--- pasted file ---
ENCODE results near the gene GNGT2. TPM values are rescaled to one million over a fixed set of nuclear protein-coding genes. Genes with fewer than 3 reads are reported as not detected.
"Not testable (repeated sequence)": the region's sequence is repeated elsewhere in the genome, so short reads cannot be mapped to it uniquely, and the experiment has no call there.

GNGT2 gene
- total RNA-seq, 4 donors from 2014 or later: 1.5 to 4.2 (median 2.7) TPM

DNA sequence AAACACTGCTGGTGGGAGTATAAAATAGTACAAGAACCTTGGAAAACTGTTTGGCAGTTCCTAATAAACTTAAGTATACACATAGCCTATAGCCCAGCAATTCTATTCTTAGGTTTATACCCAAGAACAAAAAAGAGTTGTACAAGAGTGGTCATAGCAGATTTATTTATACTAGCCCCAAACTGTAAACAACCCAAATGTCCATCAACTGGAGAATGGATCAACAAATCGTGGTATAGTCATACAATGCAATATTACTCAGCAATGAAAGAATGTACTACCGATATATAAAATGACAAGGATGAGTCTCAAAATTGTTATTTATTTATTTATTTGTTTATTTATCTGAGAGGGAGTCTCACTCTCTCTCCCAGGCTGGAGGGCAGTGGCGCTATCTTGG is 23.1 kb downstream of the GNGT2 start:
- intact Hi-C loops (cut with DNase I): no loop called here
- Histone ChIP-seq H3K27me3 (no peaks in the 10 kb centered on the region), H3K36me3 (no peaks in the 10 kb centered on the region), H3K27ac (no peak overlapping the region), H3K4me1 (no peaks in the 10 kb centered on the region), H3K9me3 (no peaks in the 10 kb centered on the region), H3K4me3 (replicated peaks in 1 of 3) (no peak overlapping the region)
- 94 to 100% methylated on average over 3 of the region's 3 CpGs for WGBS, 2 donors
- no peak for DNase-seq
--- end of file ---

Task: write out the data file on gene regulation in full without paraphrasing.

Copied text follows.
ENCODE results near the gene GNGT2. TPM values are rescaled to one million over a fixed set of nuclear protein-coding genes. Genes with fewer than 3 reads are reported as not detected.
"Not testable (repeated sequence)": the region's sequence is repeated elsewhere in the genome, so short reads cannot be mapped to it uniquely, and the experiment has no call there.

GNGT2 gene
- total RNA-seq, 4 donors from 2014 or later: 1.5 to 4.2 (median 2.7) TPM

DNA sequence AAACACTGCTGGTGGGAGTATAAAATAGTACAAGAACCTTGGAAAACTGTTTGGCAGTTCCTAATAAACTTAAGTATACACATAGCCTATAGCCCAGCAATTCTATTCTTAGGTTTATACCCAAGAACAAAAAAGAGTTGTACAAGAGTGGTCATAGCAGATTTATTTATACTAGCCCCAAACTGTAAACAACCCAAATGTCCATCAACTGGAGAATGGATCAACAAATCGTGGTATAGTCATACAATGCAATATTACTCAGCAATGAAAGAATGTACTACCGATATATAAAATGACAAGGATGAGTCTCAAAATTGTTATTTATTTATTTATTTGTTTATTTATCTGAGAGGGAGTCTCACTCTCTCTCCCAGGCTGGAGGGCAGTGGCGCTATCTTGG is 23.1 kb downstream of the GNGT2 start:
- intact Hi-C loops (cut with DNase I): no loop called here
- Histone ChIP-seq H3K27me3 (no peaks in the 10 kb centered on the region), H3K36me3 (no peaks in the 10 kb centered on the region), H3K27ac (no peak overlapping the region), H3K4me1 (no peaks in the 10 kb centered on the region), H3K9me3 (no peaks in the 10 kb centered on the region), H3K4me3 (replicated peaks in 1 of 3) (no peak overlapping the region)
- 94 to 100% methylated on average over 3 of the region's 3 CpGs for WGBS, 2 donors
- no peak for DNase-seq